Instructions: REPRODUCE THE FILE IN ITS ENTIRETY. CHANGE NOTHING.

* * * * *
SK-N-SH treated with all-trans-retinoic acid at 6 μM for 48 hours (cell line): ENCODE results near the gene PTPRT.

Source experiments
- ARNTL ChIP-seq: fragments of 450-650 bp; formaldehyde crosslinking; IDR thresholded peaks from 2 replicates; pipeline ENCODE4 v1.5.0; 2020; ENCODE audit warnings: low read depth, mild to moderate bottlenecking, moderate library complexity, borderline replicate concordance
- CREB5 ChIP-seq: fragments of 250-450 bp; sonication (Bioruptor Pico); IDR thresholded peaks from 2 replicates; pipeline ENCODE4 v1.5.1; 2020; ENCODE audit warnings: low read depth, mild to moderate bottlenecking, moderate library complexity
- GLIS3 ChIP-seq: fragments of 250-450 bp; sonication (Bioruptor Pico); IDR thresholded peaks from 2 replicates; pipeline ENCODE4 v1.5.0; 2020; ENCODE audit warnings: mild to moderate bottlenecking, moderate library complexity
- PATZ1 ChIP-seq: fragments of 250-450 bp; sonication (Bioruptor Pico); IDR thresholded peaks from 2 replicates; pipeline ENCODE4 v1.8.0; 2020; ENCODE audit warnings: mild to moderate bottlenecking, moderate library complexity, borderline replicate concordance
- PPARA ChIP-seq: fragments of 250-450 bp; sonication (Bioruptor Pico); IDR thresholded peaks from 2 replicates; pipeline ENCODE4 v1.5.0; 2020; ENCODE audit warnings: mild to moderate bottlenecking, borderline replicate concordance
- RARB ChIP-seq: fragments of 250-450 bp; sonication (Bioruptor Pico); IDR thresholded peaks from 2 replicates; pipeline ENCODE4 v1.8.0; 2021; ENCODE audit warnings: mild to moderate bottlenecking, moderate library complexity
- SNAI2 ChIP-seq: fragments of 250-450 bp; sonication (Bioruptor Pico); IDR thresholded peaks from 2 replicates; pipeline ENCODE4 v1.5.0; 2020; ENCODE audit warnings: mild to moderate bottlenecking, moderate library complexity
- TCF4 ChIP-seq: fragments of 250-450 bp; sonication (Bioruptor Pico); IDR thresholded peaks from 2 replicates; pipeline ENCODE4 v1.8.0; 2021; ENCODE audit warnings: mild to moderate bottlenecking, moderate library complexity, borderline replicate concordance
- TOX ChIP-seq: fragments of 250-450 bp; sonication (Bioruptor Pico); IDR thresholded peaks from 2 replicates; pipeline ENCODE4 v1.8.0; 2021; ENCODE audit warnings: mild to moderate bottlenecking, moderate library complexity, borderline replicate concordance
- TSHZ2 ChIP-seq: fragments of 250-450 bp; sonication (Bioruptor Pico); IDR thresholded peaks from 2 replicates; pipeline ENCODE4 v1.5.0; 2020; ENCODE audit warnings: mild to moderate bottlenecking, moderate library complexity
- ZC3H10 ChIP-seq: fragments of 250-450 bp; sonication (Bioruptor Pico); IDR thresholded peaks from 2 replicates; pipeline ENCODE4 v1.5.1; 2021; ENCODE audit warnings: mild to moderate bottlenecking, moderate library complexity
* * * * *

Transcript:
SK-N-SH treated with all-trans-retinoic acid at 6 μM for 48 hours (cell line): ENCODE results near the gene PTPRT.

Source experiments
- ARNTL ChIP-seq: fragments of 450-650 bp; formaldehyde crosslinking; IDR thresholded peaks from 2 replicates; pipeline ENCODE4 v1.5.0; 2020; ENCODE audit warnings: low read depth, mild to moderate bottlenecking, moderate library complexity, borderline replicate concordance
- CREB5 ChIP-seq: fragments of 250-450 bp; sonication (Bioruptor Pico); IDR thresholded peaks from 2 replicates; pipeline ENCODE4 v1.5.1; 2020; ENCODE audit warnings: low read depth, mild to moderate bottlenecking, moderate library complexity
- GLIS3 ChIP-seq: fragments of 250-450 bp; sonication (Bioruptor Pico); IDR thresholded peaks from 2 replicates; pipeline ENCODE4 v1.5.0; 2020; ENCODE audit warnings: mild to moderate bottlenecking, moderate library complexity
- PATZ1 ChIP-seq: fragments of 250-450 bp; sonication (Bioruptor Pico); IDR thresholded peaks from 2 replicates; pipeline ENCODE4 v1.8.0; 2020; ENCODE audit warnings: mild to moderate bottlenecking, moderate library complexity, borderline replicate concordance
- PPARA ChIP-seq: fragments of 250-450 bp; sonication (Bioruptor Pico); IDR thresholded peaks from 2 replicates; pipeline ENCODE4 v1.5.0; 2020; ENCODE audit warnings: mild to moderate bottlenecking, borderline replicate concordance
- RARB ChIP-seq: fragments of 250-450 bp; sonication (Bioruptor Pico); IDR thresholded peaks from 2 replicates; pipeline ENCODE4 v1.8.0; 2021; ENCODE audit warnings: mild to moderate bottlenecking, moderate library complexity
- SNAI2 ChIP-seq: fragments of 250-450 bp; sonication (Bioruptor Pico); IDR thresholded peaks from 2 replicates; pipeline ENCODE4 v1.5.0; 2020; ENCODE audit warnings: mild to moderate bottlenecking, moderate library complexity
- TCF4 ChIP-seq: fragments of 250-450 bp; sonication (Bioruptor Pico); IDR thresholded peaks from 2 replicates; pipeline ENCODE4 v1.8.0; 2021; ENCODE audit warnings: mild to moderate bottlenecking, moderate library complexity, borderline replicate concordance
- TOX ChIP-seq: fragments of 250-450 bp; sonication (Bioruptor Pico); IDR thresholded peaks from 2 replicates; pipeline ENCODE4 v1.8.0; 2021; ENCODE audit warnings: mild to moderate bottlenecking, moderate library complexity, borderline replicate concordance
- TSHZ2 ChIP-seq: fragments of 250-450 bp; sonication (Bioruptor Pico); IDR thresholded peaks from 2 replicates; pipeline ENCODE4 v1.5.0; 2020; ENCODE audit warnings: mild to moderate bottlenecking, moderate library complexity
- ZC3H10 ChIP-seq: fragments of 250-450 bp; sonication (Bioruptor Pico); IDR thresholded peaks from 2 replicates; pipeline ENCODE4 v1.5.1; 2021; ENCODE audit warnings: mild to moderate bottlenecking, moderate library complexity